The SMOS (Soil Moisture Ocean Salinity), mission is a direct response to the current lack of global observations of soil moisture and ocean salinity which is needed to further our knowledge of the water cycle, and to contribute to better weather and extreme-event forecasting and seasonal-climate forecasting.
SMOS, an ESA Earth Explorer mission, is a radio telescope in orbit, but pointing back to Earth not space. Its Microwave Imaging Radiometer using Aperture Synthesis (MIRAS) radiometer picks up faint microwave emissions from Earth's surface within the L-band (1.4 GHz) to map levels of land soil moisture and ocean salinity.
These are the key geophysical parameters, soil moisture for hydrology studies and salinity for enhanced understanding of ocean circulation, both vital for climate change models.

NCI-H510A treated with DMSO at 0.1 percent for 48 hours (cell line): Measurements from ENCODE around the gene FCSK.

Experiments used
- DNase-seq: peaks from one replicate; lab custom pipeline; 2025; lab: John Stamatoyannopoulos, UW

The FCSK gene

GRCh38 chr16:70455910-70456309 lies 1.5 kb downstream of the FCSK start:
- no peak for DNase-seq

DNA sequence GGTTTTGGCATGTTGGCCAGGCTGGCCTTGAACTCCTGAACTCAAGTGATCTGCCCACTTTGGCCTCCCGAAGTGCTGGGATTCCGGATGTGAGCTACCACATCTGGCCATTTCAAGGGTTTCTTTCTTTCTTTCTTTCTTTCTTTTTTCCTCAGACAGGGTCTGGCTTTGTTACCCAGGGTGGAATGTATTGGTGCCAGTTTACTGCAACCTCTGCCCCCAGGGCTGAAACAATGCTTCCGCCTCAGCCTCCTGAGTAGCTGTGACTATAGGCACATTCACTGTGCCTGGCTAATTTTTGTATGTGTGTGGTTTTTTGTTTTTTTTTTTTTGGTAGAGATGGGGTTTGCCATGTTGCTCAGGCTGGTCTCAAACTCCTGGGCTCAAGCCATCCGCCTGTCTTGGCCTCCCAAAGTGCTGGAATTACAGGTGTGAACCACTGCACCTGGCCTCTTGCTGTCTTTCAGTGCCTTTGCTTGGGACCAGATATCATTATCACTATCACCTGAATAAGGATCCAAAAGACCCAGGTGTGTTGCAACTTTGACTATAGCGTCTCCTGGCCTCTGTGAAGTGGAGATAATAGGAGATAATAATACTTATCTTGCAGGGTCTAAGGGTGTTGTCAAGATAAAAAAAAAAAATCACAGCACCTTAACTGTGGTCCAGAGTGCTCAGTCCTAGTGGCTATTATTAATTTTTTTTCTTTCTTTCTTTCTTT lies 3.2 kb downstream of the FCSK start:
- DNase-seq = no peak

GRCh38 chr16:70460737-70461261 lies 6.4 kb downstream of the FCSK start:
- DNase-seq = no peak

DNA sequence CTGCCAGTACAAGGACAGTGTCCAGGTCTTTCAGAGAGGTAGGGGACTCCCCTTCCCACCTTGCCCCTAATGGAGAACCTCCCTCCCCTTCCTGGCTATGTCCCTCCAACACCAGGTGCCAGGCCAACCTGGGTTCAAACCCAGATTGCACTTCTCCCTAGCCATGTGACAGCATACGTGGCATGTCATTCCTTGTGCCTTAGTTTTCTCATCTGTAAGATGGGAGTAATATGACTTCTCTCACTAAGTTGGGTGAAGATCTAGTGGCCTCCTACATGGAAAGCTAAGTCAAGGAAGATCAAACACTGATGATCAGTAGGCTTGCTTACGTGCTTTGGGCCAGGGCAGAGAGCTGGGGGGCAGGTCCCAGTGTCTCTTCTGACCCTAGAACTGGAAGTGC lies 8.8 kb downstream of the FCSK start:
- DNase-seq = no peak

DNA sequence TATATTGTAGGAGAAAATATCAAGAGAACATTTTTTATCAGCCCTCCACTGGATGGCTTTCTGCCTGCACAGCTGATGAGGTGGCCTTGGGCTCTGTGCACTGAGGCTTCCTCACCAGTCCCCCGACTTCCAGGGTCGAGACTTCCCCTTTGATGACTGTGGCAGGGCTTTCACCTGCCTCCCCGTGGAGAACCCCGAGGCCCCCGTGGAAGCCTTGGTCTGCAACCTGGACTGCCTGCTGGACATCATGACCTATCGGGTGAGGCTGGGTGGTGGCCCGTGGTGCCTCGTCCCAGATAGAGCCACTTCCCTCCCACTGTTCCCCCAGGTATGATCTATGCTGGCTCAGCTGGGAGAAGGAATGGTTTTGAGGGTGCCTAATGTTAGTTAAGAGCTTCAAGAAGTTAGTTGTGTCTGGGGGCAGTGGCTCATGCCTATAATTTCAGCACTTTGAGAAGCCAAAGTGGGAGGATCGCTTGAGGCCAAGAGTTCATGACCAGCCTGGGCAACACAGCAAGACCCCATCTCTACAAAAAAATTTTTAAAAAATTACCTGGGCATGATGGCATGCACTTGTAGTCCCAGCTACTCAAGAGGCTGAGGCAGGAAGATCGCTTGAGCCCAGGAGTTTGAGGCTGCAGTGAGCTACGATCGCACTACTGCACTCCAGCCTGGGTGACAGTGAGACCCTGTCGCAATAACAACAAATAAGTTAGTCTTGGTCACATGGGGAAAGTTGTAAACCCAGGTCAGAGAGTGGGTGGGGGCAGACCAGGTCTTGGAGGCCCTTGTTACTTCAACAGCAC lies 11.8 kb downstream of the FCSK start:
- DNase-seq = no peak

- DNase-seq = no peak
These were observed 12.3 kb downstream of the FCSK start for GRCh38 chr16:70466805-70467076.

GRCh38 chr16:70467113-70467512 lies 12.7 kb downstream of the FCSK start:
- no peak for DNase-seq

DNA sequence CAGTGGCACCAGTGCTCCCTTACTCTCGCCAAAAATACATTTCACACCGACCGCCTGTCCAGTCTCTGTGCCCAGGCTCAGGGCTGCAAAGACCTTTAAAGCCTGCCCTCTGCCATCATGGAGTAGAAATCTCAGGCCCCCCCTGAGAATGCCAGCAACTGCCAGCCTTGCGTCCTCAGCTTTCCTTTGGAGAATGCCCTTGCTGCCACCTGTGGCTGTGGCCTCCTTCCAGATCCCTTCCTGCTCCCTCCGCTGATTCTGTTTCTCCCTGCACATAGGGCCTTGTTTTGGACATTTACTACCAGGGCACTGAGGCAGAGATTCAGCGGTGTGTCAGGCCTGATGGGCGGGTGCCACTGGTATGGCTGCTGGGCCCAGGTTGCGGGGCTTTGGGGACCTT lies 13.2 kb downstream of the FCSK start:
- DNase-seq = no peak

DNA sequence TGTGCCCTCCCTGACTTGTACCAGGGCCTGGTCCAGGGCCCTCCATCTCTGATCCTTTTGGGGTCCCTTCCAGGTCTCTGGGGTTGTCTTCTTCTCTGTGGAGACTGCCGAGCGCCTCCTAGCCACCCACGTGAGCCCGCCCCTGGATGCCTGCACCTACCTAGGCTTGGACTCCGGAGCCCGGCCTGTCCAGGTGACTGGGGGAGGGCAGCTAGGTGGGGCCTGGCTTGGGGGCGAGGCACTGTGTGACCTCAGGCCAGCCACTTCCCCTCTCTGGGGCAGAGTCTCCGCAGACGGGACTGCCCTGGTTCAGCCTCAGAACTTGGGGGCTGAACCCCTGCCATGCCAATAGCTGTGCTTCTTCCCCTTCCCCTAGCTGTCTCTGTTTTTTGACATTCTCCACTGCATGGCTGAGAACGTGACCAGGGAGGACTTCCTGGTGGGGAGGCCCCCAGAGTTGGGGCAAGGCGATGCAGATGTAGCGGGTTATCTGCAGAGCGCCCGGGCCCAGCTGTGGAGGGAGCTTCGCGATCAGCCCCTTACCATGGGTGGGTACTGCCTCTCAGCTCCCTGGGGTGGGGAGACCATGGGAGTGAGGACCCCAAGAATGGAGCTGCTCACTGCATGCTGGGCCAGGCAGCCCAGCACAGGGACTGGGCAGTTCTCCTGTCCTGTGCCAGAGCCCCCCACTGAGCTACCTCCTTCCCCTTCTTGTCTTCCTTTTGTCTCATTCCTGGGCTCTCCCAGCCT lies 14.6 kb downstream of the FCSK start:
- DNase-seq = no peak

SMOS carries the first-ever, polar-orbiting, space-borne, 2-D interferometric radiometer measuring in L-Band: the MIRAS (Microwave Imaging Radiometer using Aperture Synthesis) instrument.
For further detailed information on the SMOS instrument please see here.
The principal objective of the SMOS mission is to provide maps of soil moisture and ocean salinity of specified accuracy, sensitivity, spatial resolution, spatial coverage and temporal coverage. In addition, the mission is expected to provide useful data for cryosphere studies.
Data and Processors